As attitudes towards mental health change, KEITH ANDERSON says it means giving us all time to rest and switch off
As we all know, the consequences of Covid-19 have been many and varied and will last for many years to come. The public health crisis was the first and obvious priority, but of equal importance and more lasting impact are the implications for many of the delays in diagnosis and treatment of those medical conditions (including mental health issues) which have gone unnoticed or have been suffered in silence due to the pandemic.
As Mental Health Awareness Week draws to its conclusion it is worth pausing to think about mental health generally and where we are today compared with this time last year. The Mental Health Foundation, which is responsible for this initiative, deserves huge credit for its work to promote mental health with its focus on prevention. The phrase “prevention is better than cure” has been around for a long time and is a fundamental principle of healthcare, but has it ever been more apt today in the context of mental health?
Those in work at this time are, no doubt, grateful for that when they consider the fate of so many others caught in the full blast of Covid-19, and its after-shocks. The restrictions imposed on all businesses have presented huge challenges and especially for those sectors which rely upon footfall and surely there is even more pain to come for them.
So, the temptation for each of us may be just to get on with it, no matter the stresses and strains; not to complain and just be thankful for the opportunity to have work. That might have been expected in the past, but not in 2021. Surely, if we have learned anything from the last 12 months, it is the benefits of looking after each other, in our common humanity.
For the employer, what does this mean? Well, it requires an effective system for managing physical and psychological safety, underpinned by policies and procedures which support employee wellbeing, the aim of which should be prevention; and for the employee it means having the confidence to raise concerns about mental health issues before they get out of control, which of course will only ever be possible if the working environment supports that.
How much more difficult has that become since the beginning of Covid-19 and the enforced changes that have accompanied that? Remote working has been encouraged, and at times demanded of us, and with that has brought, for many, feelings of isolation and higher levels of anxiety. There is now more time to work because the lines between work and leisure have become so blurred and it will always be leisure that gets squeezed. This may be good for business, and productivity, in the short term but not in the long run if it leads to an exhausted or burned-out workforce.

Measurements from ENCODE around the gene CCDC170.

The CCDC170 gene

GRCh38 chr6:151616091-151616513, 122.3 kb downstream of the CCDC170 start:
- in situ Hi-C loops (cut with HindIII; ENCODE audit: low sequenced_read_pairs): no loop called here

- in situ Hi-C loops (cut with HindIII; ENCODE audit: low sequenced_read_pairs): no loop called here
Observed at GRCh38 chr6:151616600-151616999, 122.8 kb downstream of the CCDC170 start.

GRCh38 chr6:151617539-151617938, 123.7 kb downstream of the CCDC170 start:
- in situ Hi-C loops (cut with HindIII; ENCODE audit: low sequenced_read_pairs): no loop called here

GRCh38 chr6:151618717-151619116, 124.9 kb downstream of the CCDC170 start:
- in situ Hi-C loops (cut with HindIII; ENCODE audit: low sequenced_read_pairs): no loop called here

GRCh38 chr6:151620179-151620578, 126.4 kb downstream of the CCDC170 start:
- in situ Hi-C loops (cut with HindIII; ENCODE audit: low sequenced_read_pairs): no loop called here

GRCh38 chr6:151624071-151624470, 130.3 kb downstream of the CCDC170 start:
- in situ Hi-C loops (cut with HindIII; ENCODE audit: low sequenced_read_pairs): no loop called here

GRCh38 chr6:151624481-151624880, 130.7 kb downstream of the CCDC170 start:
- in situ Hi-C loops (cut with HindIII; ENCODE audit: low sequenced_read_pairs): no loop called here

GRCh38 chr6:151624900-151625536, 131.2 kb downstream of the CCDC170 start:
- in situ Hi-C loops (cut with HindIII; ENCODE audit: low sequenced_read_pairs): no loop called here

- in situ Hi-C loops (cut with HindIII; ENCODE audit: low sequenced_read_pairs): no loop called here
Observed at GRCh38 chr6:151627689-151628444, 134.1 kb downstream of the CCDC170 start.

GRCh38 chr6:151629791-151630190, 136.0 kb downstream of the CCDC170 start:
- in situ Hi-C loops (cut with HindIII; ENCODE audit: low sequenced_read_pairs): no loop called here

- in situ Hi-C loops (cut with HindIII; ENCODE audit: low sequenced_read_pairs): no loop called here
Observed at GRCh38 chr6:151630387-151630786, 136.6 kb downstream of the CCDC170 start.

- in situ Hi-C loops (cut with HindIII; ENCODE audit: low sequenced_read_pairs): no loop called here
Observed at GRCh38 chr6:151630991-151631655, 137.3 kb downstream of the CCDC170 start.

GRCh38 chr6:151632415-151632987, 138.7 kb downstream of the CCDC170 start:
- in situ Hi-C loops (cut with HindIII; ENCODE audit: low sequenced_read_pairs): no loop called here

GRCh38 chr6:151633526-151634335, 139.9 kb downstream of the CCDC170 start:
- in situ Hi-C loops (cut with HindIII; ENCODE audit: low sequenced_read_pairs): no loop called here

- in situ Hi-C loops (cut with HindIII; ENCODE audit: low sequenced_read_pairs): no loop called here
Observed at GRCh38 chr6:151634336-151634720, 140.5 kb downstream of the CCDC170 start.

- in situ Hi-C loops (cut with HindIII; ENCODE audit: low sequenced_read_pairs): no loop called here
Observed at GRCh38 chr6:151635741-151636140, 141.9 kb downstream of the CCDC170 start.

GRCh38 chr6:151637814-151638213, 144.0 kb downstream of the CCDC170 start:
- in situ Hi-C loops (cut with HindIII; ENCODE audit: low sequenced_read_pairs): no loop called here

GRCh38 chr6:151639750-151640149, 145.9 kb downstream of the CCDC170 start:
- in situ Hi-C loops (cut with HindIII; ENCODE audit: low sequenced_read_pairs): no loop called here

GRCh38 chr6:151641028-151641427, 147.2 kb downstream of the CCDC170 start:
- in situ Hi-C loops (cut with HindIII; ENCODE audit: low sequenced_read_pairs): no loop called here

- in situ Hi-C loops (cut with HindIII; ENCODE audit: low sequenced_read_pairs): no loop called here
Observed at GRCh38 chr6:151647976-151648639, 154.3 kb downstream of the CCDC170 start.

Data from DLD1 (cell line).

That is why my business, which operates in the legal services market (which is not renowned for short working days), supports the Mindful Business Charter and we have just become signatories. The aim of the Charter is to remove unnecessary sources of stress and promote better mental health and wellbeing in the workplace… easier said than done and, especially now, because the workplace is everywhere.
‘There is now more time to work because the lines between work and leisure have become so blurred and it will always be leisure that gets squeezed’
Remote working has seen to that and the expectation across all business that those with whom you deal should respond immediately to emails, text messages and calls, irrespective of when they are sent, which to an extent existed before, is even more evident now.
The need to respond immediately may be the case sometimes but never as a matter of course. So, the Charter, amongst other things, encourages respect for colleagues’ rest periods (including, and how strange it is to have to say this, uninterrupted holidays) and their need to switch off. It may suit me to catch up with some work late in an evening or at the weekend, but is it necessary to send emails to colleagues there and then and gatecrash their downtime? Probably not and so best to wait until the next working day.
It is all about openness and respect and building trust by effective communication. We spend a significant part of our lives at work so we owe it to ourselves and our colleagues to make it the best experience it can be, and in that way best serve our clients and customers.
And for employers, quite apart from it being the right thing to do anyway, it cannot be bad for business, or efficiency, to have a workforce which is valued and cared for. I know we do not always achieve that but we will continue to try to be the best we can.
To learn more about recognising and understanding mental health illness and how to build resilience, my colleagues in Navigator Employment Law are holding a webinar later this month.
Have a good weekend and if you must work put those e-mails in the drafts folder for Monday!
Navigator webinar 26 May. Tools for Managers: Mental Health Awareness
A webinar in two sessions across the day.
Places limited to 10 per webinar due to interactive element.
Keith Anderson is chief executive of legal services firm Vialex